John Coltrane: Live In '60, '61 &'65 DVD 2007 Jazz Icons Series

This entry in Reelin' in the Years Productions' Jazz Icons series offers a music-intensive multimedia presentation of John Coltrane (tenor sax/soprano sax). The contents are split between three half-hour sets from D sseldorf, West Germany (March 28, 1960), Baden-Baden, West Germany (December 4, 1961), and Comblain-La-Tour, Belgium (August 1, 1965). Historically, they are uniformly indispensable. Not solely due to the subject matter, but primarily owing to the sheer dearth of existing Coltrane audio/visual documents. Fate had a hand in the D sseldorf date as Coltrane is essentially fulfilling a contractual obligation on behalf of Miles Davis during Norman Granz's Jazz at the Philharmonic Presents: Jazz Winners of 1960 European tour.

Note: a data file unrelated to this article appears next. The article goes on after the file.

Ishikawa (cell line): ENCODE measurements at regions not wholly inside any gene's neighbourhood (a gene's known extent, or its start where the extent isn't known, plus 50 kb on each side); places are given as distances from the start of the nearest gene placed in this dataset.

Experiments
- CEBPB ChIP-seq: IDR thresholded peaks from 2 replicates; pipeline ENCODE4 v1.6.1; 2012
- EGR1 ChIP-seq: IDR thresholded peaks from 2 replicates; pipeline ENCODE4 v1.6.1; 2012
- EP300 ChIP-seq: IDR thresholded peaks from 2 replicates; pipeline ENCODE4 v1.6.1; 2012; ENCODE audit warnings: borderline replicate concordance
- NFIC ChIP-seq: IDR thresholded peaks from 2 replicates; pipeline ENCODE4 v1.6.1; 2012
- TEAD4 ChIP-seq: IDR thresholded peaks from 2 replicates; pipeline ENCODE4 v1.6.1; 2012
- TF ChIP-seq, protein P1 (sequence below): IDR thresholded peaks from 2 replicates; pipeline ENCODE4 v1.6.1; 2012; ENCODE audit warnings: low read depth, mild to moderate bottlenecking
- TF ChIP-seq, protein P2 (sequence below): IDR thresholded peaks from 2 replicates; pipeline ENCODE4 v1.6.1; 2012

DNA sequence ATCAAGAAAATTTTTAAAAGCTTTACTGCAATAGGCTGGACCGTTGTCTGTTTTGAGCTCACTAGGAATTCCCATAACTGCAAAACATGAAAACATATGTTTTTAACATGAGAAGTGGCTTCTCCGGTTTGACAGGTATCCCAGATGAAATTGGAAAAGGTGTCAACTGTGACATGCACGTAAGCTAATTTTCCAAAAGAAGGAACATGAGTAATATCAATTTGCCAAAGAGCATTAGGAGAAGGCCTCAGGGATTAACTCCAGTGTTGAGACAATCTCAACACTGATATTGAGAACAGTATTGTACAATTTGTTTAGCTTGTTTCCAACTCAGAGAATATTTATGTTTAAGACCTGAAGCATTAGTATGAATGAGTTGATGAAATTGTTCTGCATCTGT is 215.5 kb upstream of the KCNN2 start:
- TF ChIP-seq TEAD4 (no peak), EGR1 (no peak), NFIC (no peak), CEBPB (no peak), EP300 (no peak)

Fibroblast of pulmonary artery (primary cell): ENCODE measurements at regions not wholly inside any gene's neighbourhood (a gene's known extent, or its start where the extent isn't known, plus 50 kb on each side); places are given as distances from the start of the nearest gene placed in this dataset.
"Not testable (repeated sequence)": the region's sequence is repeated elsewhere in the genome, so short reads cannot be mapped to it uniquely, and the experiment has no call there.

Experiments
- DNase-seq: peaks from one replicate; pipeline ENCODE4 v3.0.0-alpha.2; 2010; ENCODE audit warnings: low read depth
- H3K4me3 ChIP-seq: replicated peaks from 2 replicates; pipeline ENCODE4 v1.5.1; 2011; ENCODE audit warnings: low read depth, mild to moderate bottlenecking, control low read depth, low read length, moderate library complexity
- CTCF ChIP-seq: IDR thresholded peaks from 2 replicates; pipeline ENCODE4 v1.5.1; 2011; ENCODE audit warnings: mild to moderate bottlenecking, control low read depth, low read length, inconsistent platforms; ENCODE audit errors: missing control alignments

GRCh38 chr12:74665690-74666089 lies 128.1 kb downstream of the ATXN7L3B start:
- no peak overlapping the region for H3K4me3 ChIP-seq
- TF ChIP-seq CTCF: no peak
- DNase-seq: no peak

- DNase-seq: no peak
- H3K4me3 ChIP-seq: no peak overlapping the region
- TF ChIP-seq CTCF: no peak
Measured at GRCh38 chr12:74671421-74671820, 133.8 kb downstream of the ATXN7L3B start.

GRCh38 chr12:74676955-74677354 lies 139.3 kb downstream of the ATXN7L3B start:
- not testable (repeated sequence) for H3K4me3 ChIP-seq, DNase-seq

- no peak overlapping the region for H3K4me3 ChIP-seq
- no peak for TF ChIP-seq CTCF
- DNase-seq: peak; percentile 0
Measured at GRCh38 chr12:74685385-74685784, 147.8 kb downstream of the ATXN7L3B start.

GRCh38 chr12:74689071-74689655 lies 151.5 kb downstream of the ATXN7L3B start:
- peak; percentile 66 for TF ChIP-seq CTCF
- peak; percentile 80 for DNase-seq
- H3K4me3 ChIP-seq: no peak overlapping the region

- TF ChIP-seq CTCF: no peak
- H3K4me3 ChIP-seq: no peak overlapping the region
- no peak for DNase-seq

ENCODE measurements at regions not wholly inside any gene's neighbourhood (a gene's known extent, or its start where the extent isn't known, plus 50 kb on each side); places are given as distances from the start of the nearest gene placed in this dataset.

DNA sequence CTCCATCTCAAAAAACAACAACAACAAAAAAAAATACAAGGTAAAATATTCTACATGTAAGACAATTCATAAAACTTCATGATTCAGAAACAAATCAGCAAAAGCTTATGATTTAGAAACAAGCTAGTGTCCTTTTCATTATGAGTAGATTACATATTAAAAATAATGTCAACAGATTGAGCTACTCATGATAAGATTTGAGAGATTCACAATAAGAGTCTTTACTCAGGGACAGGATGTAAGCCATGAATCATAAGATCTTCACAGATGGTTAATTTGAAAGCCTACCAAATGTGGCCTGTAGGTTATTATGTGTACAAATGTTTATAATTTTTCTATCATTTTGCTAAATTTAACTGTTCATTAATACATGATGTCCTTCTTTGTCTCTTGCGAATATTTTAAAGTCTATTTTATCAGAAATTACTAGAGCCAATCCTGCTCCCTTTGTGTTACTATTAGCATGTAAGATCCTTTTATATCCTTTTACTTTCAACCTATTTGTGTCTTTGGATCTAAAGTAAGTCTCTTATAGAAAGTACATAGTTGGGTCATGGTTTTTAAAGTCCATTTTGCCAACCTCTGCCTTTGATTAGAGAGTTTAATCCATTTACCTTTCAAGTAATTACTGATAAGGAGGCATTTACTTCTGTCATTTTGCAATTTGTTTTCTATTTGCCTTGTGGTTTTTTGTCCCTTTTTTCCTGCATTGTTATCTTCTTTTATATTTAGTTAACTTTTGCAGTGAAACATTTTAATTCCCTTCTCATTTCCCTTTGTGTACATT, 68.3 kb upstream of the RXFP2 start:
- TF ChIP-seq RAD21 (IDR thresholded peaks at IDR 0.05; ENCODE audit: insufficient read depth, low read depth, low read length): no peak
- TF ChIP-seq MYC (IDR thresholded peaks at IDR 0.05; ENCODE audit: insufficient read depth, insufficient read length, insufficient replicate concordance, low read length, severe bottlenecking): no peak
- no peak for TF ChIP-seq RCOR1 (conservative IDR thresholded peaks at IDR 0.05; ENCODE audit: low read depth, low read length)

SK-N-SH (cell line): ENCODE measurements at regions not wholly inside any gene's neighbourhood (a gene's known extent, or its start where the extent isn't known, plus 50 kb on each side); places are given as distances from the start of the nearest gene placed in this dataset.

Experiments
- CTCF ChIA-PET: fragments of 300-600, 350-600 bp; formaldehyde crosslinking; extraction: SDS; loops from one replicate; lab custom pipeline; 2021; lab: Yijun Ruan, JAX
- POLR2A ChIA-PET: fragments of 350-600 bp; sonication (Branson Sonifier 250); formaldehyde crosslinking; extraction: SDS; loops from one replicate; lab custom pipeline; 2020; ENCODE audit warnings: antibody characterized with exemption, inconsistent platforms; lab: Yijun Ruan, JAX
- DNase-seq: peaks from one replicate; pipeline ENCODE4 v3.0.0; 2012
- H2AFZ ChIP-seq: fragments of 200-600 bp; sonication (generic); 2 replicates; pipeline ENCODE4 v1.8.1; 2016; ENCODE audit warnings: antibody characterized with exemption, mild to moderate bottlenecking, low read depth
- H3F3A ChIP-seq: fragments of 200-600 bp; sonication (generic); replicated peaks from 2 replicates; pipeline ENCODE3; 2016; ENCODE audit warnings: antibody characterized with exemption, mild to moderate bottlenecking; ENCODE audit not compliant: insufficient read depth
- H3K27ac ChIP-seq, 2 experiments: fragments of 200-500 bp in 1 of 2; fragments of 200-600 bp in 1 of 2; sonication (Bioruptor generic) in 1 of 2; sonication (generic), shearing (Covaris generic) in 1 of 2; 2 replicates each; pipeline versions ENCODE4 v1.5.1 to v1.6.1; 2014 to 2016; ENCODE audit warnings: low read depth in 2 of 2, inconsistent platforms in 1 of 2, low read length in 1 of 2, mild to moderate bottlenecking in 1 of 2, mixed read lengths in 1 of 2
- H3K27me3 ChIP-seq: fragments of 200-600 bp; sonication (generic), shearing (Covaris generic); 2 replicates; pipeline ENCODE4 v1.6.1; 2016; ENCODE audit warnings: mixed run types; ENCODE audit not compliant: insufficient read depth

At the time Coltrane put his career on hold -- even cancelling his own concerts -- to sit in with Wynton Kelly (piano), Paul Chambers (bass), and Jimmy Cobb (drums) for the outing. Joining the Davis ensemble on the road were the Stan Getz Quartet and the Oscar Peterson Trio. After Miles declined to participate in the broadcast, the gig was given to Coltrane, who gamely leads the ranks through what would have been typical fare for the Miles Davis Quintet. While these are all above average workouts, particularly worth mentioning are the rare opportunities for modern viewers to observe Chambers' melodic bowing bass solo on "Walkin'." Plus, the primitive split-screen effects allow viewers a unique perspective on Kelly and Cobb's interaction. Getz gets in on the action during the final tune of a Great American Songbook medley containing "Autumn Leaves"/"What's New" and "Moonlight in Vermont." Getz's cool sophistication is perfectly contrasted by Coltrane's sharper and incisive sound. Peterson then takes over the pianist seat for a rousing rendition of Thelonious Monk's "Hackensack." Once again, hearing the two very different sax stylists on the upbeat bop jumper is a treat as Peterson's hearty keyboarding drives the rest of the combo's solid contributions. The following year Coltrane was joined by the great Eric Dolphy (alto sax/flute), Reggie Workman (bass), McCoy Tyner (piano), and Elvin Jones (drums) for another West German television show. There had been considerable progress in Coltrane's spiritual development as his increasing interest in Eastern philosophy and religion has translated onto the bandstand. From the same core lineup as featured on Coltrane's landmark Live at the Village Vanguard come the covers of "Ev'ry Time We Say Goodtime," "My Favorite Things," and the unmitigated zenith -- an epic reading of Coltrane's own "Impressions." Saving the best for last, Jazz Icons: John Coltrane (2007) concludes with the "classic" John Coltrane Quartet personage of Coltrane (tenor sax/soprano sax), McCoy Tyner (piano), Jimmy Garrison (bass), and Elvin Jones (drums). As Coltrane historian Ashley Kahn points out in the detailed liner notes booklet essay, the opening selection is listed as "'Vigil'...for the purposes of publishing." Indeed the same energy on the track that would eventually surface on Kulu Se Mama (1965) is captured in these feverish free-form moments. Other equally brilliant renderings are the ballad "Naima" and a second yet undeniably singular version of "My Favorite Things." If you own but one John Coltrane DVD, make it this one. Every level of enthusiast -- from the curious to connoisseur -- is well served and is assured to revisit the sounds and images often.


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